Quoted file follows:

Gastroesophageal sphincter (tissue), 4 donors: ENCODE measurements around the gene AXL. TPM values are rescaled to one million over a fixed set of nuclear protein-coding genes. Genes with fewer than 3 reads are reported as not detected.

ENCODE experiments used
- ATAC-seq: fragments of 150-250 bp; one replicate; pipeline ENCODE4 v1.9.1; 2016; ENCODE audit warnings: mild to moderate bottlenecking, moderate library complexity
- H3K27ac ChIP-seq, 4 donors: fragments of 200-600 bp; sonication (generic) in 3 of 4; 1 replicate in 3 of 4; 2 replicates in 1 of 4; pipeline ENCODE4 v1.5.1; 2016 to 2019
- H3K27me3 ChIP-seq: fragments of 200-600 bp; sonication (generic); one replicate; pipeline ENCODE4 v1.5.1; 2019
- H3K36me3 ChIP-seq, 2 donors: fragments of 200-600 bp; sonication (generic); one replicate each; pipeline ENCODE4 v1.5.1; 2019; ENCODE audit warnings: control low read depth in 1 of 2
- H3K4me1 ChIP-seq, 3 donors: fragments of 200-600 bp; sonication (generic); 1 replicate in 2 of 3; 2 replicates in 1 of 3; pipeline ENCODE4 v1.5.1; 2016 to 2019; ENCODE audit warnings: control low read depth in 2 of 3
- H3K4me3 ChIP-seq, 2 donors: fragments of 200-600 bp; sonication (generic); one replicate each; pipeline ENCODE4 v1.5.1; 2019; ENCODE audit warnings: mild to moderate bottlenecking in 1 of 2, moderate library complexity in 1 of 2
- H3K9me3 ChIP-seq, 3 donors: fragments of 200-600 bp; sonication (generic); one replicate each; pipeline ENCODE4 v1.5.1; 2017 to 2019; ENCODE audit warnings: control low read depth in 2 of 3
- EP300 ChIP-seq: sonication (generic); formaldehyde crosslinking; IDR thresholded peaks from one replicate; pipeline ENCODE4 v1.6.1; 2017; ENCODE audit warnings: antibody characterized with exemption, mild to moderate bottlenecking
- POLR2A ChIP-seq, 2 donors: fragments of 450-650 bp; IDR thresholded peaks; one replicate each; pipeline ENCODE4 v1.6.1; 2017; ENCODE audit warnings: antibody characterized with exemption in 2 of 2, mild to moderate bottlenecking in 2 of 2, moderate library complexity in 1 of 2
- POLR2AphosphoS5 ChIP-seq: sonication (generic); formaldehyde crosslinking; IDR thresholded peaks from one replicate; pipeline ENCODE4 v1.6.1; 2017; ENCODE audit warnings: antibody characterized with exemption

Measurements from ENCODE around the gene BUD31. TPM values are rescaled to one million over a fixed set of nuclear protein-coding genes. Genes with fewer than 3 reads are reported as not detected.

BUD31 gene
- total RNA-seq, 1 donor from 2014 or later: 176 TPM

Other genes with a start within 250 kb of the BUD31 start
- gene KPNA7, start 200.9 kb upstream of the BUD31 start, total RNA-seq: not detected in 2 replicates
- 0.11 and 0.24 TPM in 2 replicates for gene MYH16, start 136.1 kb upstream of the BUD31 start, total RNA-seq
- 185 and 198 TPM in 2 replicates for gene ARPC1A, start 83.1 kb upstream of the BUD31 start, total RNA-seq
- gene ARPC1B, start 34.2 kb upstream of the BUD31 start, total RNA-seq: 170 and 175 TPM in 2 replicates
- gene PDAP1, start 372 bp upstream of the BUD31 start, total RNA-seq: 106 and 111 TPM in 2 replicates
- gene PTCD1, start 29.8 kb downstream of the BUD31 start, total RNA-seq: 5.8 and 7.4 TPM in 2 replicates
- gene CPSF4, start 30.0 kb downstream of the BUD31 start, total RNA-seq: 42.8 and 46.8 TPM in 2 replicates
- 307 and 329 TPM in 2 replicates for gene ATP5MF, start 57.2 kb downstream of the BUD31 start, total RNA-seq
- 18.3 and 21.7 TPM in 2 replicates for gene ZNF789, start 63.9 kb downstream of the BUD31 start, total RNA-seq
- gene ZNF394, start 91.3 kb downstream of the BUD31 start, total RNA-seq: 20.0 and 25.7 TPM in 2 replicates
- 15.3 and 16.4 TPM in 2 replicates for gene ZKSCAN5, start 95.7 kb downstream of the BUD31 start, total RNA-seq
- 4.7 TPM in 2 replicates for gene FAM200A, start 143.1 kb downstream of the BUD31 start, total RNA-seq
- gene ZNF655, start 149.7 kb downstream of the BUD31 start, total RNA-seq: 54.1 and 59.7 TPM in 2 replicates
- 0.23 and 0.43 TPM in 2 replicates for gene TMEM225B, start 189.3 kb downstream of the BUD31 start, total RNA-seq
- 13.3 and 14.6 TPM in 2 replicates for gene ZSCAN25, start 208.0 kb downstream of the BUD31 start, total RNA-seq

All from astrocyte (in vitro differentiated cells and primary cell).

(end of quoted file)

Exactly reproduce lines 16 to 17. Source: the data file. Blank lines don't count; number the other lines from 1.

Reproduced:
Other genes with a start within 250 kb of the BUD31 start
- gene KPNA7, start 200.9 kb upstream of the BUD31 start, total RNA-seq: not detected in 2 replicates